To these questions, to these fears, to this noise, Wahib Chehata responds with the wisdom of the images, from the height of their centuries. For him, plastic work is realized neither in the perspective of virtuosity or inclusion in human values, that is to say the market, nor in commentary, but in sensation. By dramatizing reality, by modelling these archetypes, the clay of the ages, Wahib Chehata seeks pure, collective emotion. A complete work, where expression is served by a strong sensitivity to art history. To photograph as one paints, to read images as one reads a text; to face the density of time.

 

Narcisse / 2016 / 60 x 60 cm / Tirage sur papier baryté

It is almost a methodology, Wahib Chehata likes to twist the myths, to turn them back. More specifically, he likes to render them inoperative in their classical dialectic in order to renew them with an aura of more current meaning, even if it still adorns itself of the old.

With this mask, Wahib Chehata serves us a Narcissus without a face, whose sinful identity is rendered invisible. Represent no one, just like we represent everyone. Moreover, this Narcisse turned away from his reflection on the surface of the water to revel in the photographic lens. The receptacle of self-love is changing, it is no longer the self-satisfaction experienced in the darkness of an undergrowth, it is the one we share. C’est Narcisse à l’heure du selfie.

Veau d’or / 2017 / 150 x 200 cm / Tirage sur papier baryté / Série Résilience

Dans ces images, l’esthétique « papier glacé » de la photographie publicitaire, notamment celle des produits de grande consommation, sert une vaste vanité, où la mort des illusions côtoie celle de la chair, la mort de Dieu sans culpabilité, l’acte impie, l’image peut-être d’une immanence triomphante, où toute verticalité a été abandonnée. Que reste-t-il du corps à part le corps ?

Dans un monde rationaliste, où n’importe quoi se voit transformé en chiffres et en gains potentiels, où rien ne se fait plus le réceptacle du sacré, ces images sont les reflets d’une société où le meurtre a été relégué dans les abattoirs, loin de la vue des hommes qui mangent les restes. La transcendance nous a abandonnés, nous laissant l’industrie agroalimentaire.
Le veau d’or, la tête arrachée. Comme cette image tisse de subtils liens avec l’actualité la plus immédiate, alors que le capitalisme, comme outil de production et d’échange, est remis en cause, alors que la prédation des uns sur la nature, les ressources qu’elle prodigue, et les hommes, par appât du gain, ou par séduction des sirènes du pouvoir, nous a amenés au bord d’un précipice, alors que vacillent nos vieilles certitudes dans l’urgence de penser un nouveau système, plus harmonieux. Nos idoles sont mortes, il faut en trouver d’autres.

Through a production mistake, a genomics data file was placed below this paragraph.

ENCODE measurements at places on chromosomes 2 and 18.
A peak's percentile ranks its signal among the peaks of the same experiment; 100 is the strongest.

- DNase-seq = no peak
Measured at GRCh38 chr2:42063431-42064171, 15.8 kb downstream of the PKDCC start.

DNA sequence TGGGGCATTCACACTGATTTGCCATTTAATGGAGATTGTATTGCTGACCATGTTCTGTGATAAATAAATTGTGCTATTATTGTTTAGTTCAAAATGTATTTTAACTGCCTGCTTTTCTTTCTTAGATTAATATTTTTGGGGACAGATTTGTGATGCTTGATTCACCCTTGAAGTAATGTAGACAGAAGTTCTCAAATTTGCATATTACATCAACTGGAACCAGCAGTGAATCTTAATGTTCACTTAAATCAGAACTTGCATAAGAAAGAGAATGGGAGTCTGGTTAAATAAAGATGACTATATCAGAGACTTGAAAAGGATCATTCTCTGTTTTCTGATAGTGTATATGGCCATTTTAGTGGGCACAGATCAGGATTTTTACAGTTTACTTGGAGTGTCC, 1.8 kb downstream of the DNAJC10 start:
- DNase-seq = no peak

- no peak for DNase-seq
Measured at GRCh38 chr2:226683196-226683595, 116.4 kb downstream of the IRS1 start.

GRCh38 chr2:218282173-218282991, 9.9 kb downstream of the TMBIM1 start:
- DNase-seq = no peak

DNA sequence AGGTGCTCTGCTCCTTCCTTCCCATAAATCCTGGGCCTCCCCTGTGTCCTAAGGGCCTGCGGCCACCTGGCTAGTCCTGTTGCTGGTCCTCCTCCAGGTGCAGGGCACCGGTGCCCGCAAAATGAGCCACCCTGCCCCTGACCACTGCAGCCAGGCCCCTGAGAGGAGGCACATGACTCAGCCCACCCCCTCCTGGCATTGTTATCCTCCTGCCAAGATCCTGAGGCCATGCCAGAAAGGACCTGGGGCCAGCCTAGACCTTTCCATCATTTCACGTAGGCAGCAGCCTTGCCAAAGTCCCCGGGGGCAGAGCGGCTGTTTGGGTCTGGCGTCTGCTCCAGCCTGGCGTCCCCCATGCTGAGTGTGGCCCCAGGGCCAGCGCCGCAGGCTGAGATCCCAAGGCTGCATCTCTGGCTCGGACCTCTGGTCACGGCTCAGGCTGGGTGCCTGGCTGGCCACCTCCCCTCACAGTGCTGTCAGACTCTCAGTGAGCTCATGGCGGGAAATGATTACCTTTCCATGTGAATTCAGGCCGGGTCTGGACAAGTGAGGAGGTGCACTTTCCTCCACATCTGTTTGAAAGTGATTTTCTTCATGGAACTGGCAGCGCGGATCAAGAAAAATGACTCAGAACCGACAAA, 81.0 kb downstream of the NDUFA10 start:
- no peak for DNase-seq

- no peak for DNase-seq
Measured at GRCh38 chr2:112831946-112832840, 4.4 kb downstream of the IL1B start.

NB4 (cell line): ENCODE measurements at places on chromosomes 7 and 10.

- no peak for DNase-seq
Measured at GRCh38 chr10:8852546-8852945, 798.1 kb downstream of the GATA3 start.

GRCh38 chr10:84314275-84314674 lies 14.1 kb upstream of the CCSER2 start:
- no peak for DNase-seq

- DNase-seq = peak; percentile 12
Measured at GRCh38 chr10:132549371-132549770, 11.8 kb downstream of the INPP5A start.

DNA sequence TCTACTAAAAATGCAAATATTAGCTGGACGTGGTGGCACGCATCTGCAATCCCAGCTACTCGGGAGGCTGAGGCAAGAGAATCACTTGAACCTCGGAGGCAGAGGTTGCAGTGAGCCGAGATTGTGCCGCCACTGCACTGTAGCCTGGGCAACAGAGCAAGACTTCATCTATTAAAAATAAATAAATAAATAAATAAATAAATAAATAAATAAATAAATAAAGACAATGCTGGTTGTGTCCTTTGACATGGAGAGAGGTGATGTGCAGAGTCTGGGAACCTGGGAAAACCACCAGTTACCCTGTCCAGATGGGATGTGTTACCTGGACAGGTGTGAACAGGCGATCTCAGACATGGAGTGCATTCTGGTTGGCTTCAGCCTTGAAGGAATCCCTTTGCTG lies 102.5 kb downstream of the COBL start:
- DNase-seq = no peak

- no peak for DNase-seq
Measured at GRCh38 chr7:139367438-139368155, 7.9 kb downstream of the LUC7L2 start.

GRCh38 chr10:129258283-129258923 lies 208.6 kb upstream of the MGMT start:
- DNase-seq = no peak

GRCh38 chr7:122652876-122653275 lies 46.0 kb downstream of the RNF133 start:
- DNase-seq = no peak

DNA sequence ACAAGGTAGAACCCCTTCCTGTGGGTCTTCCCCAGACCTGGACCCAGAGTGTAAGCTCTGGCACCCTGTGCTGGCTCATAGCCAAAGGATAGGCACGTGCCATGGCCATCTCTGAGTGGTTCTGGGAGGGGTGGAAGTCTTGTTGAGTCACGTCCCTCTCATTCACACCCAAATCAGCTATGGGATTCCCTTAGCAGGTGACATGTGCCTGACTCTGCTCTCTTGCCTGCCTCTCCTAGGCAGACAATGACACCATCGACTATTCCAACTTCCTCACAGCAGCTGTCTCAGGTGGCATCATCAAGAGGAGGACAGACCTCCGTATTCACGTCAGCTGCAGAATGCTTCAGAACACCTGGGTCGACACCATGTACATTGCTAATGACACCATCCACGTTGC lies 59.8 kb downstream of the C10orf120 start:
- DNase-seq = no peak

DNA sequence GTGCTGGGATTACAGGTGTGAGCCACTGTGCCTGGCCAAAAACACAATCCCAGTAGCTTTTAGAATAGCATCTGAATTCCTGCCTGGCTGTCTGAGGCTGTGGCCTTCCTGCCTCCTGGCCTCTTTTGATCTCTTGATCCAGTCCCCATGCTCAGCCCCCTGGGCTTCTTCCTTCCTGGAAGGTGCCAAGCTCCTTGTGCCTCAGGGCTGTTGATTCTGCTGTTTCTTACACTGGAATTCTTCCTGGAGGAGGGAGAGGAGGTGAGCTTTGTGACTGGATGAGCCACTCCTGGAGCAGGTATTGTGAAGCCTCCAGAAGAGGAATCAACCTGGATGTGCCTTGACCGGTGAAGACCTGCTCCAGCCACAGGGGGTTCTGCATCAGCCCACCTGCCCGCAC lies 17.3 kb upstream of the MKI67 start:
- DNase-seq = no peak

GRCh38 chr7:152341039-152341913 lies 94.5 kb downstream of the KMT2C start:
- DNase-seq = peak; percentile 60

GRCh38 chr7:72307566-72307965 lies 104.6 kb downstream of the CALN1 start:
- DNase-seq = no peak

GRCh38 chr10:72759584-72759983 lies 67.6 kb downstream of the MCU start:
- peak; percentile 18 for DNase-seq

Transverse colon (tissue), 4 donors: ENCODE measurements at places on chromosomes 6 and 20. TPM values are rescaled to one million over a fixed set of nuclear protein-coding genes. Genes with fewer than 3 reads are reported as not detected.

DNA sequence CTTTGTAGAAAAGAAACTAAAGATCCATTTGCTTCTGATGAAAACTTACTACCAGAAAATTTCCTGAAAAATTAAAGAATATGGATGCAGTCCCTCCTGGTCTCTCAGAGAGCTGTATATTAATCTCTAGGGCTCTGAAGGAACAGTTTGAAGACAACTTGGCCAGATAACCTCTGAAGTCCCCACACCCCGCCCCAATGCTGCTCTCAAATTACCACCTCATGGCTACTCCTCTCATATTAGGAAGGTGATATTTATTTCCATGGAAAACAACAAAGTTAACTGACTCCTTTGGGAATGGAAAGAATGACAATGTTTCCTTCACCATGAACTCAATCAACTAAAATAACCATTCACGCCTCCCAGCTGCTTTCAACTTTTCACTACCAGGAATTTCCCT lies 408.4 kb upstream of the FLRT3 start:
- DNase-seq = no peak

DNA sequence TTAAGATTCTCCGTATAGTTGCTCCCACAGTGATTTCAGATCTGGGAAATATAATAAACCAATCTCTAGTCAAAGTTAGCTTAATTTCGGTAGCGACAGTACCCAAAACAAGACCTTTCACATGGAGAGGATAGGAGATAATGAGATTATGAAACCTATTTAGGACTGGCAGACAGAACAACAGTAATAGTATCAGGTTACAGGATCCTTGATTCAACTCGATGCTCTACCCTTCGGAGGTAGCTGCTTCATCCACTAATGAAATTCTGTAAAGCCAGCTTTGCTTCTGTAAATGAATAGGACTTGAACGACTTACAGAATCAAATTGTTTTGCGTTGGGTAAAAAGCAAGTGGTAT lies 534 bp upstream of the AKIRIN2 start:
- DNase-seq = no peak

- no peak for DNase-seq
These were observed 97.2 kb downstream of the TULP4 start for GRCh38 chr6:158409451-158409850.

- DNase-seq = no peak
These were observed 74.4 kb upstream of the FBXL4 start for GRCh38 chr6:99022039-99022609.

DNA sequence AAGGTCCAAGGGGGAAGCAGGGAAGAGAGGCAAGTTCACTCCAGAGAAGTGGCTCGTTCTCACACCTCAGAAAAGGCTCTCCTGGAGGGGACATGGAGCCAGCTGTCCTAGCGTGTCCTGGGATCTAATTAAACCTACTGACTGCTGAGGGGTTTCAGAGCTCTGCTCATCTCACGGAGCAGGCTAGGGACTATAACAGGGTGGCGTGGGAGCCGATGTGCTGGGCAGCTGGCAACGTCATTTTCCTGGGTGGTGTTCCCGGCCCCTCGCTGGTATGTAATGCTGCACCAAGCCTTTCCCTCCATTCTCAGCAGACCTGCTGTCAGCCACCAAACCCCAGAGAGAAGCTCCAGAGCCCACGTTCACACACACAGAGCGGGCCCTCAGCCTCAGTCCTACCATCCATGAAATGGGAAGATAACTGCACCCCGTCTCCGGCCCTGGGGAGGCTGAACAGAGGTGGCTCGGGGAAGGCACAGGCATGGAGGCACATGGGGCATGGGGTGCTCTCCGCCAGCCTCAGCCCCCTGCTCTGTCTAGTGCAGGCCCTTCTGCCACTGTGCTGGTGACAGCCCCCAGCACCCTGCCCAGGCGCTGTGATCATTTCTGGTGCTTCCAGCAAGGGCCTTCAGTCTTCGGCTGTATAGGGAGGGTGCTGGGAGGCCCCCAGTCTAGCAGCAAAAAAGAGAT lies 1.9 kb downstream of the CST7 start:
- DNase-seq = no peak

Memento mori / 2017 / 180 x 150 cm / Tirage sur papier baryté
Memento mori / 2017 / 150 x 225 cm / Tirage sur papier baryté
GOOLEG / 2017 / Néon bleu, rouge, jaune, vert / 25 x 70 cm / A2Z Art Gallery / Paris

Se faire tirer le portrait, de quelque manière que ce soit, c’est combattre la mort. En faisant (ou en faisant faire) son image, on laisse sur terre une trace, quelque chose qui nous survivra. Un legs à la postérité. D’ailleurs, le terme garde cette lutte intestine contre l’irrémédiable dans son étymologie puisque, à l’origine de la Rome antique, les imagine étaient des masques fabriqués en cire, moulés sur la face des morts et portés en processions. À cette réalité implacable, cet homme cagoulé, aux airs de Savonarole ou de black bloc, répond par la détermination et le léger défi présents dans son regard — fréquents chez Wahib Chehata.

 


Clément Thibault est curateur et critique d’art indépendant. Après des études d’histoire de l’art et de management culturel, il a été assistant-curateur de Laurence Dreyfus, puis rédacteur en chef d’Art Media Agency (AMA) pendant deux ans. Aujourd’hui, il collabore fréquemment avec diverses revues (Art Absolument, AMA, Modern Art…) et a participé à plusieurs ouvrages, monographies et catalogues d’exposition. De l’art classique africain à l’art numérique, son approche inclusive de la critique et du commissariat s’articule autour de réflexions sur l’image et la spiritualité. Depuis 2015, il enseigne l’histoire de l’art dans des établissements spécialisés (ICART, EAC, IESA) et l’histoire et la philosophie du jeu vidéo dans une école de game design (ICAN). Clément Thibault fait partie du conseil d’administration du Cube (Centre de création numérique, Issy-les-Moulineaux), et du jury du Salon d’art contemporain de Montrouge (2020).
Clément Thibault est membre de l’AICA (association internationale des critiques d’art), de C-E-A (association française des commissaires d’exposition) et de Jeunes Critiques d’art (JCA). Il est également membre du conseil d’administration du Cube, centre de création numérique (Issy-les-Moulineaux).
Il a présenté le travail de Wahib Chehata au prix AICA de la critique d’art le 23 avril 2019.

Weight3 kg
Dimensions220 × 280 mm
Number of pages

384 pages

Texts languages

Français et anglais

ISBN

978-2-490952-07-6

Authors

Photographies de Wahib Chehata, textes critiques de Clément Thibault